1. Matjora is still alive [4:56]
  2. Zeit (For Stephan) [6:34]
  3. Kneeplay No.9 [3:58]
  4. Walking on wooden legs [3:52]
  5. Wuivend riet Part I [6:18]
  6. Wuivend riet Part II [12:48]
All tracks composed, performed, produced and mixed by JOHANNES SCHMOELLING at Riet-Studio, Berlin 1986.

Johannes Schmoelling - keyboards, computer programming and electronic percussion.
Hans Bosch - voice. People might be inclined to categorize Wuivend Riet, Johannes Schmoelling's first solo project, as electronic music. In so far as this tag names the media employed, that is correct. Over and above this, however, such a characteristic of this music's individuality applies only out wardly, while basically concealing instead of stating something conclusive about it.
In actual fact, a major impulse of this music is that it strictly rejects the conventional, which in turn also means the convenience of electronic music. That in this instance Johannes Schmoelling should even use the most advanced technology is not necessarily a contradiction by any means. It rather indicates that he derives his musical creed precisely from the inner tension relationship. Wuivend Riet is an attempt to surmount the mere electronic element and to arrive at a different musically inspired attitude towards electronics and their possibilities.
In Johannes Schmoelling's case it is not a mass of machinery that dominates the scene, but solely the musical consideration, the shape. In place of the monochromes, slow-motion style (like, for instance, »sphere tone«, it has to a certain degree become the synonym for electronic boredom), a dynamic and occasionally even a dramatic impetus predominates. The tonal space begins to move, the tonal surfaces are in motion like adjustable walls - so that in the tonal sector too an impression arises as if faced by a stage set, apparently continually changing of its own volition, bringing forth from the ever constant the ever new.
The title track was originally composed as theatre music - for the play Opus ESP by Hans Bosch, which had its premiere 1985 in Amsterdam. The play's final scene shows human figures hanging on super-dimensional, super-human sized reeds - people swaying to and fro among the reeds. To this stage backdrop, Wuivend Riet tells of nothing but the rhythm of time, the passing of the hour, the mood of the light. Of now a day runs its course. The simplest of all the most mysterious stories ever told.

Wuivend Riet - Parts I and II - is programme music. Far more strongly than in the other, the »more easily assimilated« pieces of this record, the natural sounds are here an integral component of the composition. At the same time it is not a matter of using a nature quotation to awaken the illusion of idyll, but exclusively in the musical structure of the natural sound, in the question of how it can be combined with the electronically created tone picture and even the formative element. The answer is the endeavor to combine that which in reality strangely and irreconcilably confronts itself as second nature, as music.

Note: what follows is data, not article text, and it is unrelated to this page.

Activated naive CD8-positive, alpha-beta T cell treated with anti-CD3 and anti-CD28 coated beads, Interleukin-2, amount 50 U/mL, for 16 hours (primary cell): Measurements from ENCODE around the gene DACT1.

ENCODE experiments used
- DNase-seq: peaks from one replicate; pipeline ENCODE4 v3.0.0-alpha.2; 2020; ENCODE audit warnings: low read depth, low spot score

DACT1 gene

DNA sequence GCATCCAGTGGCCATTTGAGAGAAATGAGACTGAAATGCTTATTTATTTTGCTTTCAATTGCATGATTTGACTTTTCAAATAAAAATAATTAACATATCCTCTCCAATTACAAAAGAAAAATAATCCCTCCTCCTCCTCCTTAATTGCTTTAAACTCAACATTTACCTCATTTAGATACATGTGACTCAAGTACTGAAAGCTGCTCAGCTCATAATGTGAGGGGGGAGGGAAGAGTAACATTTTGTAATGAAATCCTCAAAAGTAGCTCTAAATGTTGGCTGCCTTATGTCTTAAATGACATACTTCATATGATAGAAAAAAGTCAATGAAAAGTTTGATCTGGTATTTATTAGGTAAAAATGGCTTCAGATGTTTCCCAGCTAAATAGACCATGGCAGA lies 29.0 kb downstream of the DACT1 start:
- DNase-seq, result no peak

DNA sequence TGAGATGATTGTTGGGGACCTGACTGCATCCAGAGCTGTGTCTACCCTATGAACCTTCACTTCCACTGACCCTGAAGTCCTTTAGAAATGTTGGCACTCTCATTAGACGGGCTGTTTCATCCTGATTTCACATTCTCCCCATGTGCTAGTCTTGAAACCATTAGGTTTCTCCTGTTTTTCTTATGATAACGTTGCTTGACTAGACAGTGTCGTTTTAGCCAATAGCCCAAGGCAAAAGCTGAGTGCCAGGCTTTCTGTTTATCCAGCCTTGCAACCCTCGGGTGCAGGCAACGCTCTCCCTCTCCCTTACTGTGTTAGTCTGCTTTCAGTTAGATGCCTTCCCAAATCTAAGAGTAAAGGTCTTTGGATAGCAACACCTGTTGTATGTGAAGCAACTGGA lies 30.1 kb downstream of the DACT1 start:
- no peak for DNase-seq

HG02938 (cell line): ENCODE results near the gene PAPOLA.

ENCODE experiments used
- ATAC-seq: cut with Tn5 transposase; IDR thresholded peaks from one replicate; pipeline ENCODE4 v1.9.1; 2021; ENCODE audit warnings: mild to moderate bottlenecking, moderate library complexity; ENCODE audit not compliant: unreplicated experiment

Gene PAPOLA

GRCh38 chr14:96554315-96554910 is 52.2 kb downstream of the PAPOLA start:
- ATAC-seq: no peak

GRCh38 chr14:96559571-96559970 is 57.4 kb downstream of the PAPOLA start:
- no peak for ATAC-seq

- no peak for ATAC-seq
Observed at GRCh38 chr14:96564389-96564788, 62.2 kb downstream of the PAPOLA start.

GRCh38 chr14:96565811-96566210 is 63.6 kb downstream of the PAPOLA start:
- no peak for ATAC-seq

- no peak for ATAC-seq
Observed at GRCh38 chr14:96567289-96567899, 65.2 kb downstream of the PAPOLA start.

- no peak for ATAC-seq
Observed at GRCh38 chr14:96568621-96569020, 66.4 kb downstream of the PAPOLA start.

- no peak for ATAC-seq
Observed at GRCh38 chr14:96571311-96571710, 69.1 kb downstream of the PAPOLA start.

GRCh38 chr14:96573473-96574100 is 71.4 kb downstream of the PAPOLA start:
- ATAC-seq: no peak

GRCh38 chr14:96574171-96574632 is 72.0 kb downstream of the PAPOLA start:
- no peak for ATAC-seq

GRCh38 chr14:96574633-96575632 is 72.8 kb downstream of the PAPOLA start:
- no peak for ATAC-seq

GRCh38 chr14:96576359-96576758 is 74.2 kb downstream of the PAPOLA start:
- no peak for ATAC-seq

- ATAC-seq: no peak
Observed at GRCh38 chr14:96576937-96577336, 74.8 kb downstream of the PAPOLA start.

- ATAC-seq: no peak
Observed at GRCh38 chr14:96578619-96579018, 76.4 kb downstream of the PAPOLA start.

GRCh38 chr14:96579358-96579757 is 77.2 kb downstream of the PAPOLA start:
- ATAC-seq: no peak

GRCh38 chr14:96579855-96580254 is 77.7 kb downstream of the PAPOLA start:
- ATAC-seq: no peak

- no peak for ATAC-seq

Martin Burckhardt This keyboardist was a member of Germany's electronic pioneers Tangerine Dream in the early-'80s.
"Wuivend Riet" is Johannes Schmoelling's first and, overall, best solo album. Still, this record neither is as melodic as "Exit" or "Optical race" nor as consistent as "Phaedra" or "Tangram".

The first four tracks are lofty compositions with ethereal synth waves, piano-driven melodies, and slow-motion rhythms. "Zeit" with its tension-filled atmosphere and relentlessly ticking clocks is the only track reminiscent of TD.
"Wuivend Riet part 1" is a funny soundscape with samples frogs and other natural sounds.
"Part 2" is an interesting, droning nightmare, but uncomfortable and hardly accessible.

All in all, a surprisingly diverse album which transcends the borders of conventional synth-based music. For advanced listeners.

XS / Germany Tracks 5-6 were originally composed as theatre music for the play "Opus ESP" by Hans Bosch, premiered in 1985 in Amsterdam.
Johannes Schmoelling's 1st solo outing after his departure from Tangerine Dream in 1986 remains for me his finest work to date. The title of the album comes from the Dutch 'Wind Blown Reeds' and when it was originally released in 1987 it confirmed the magnitude of Tangerine Dream's loss. In truth only side 1 (the first 4 tracks) of the (then vinyl) album has seen consistent wear on my turn-table, but I've heard other's proclaim side 2 as a landmark so there are depths to be charted right through this album.

Schmoelling has the ability to produce infectious melody from very simple themes, and there is no better demonstration of this than on the opener "Matjora Is Still Alive". This track is perhaps the best piano/synth composition ever to grace an EM album. Strong words yes, but there are not many who have heard this track that will disagree. It is spell bindingly beautiful and the over-used phrase 'worth it for this one track' was never more apt.
"Zeit (For Stephan)" opens with strange vocal treatments then builds and surges into a synthesised wall of infectious motifs which still send shivers to this day. The piano virtuosity of "Kneeplay Nș 9" takes some getting into but when it clicks there's no looking back. "Walking On Wooden Legs" features sequences and is the most TD-like offering, and graced with Schmoelling's wonderful synth leads it's another winner. If by some weird quirk of fate this album has passed you by, don't waste another moment.

This album is his most Tangerine Dream-like, but it has its very own amazing qualities.

Dante Gambino Vilarrubias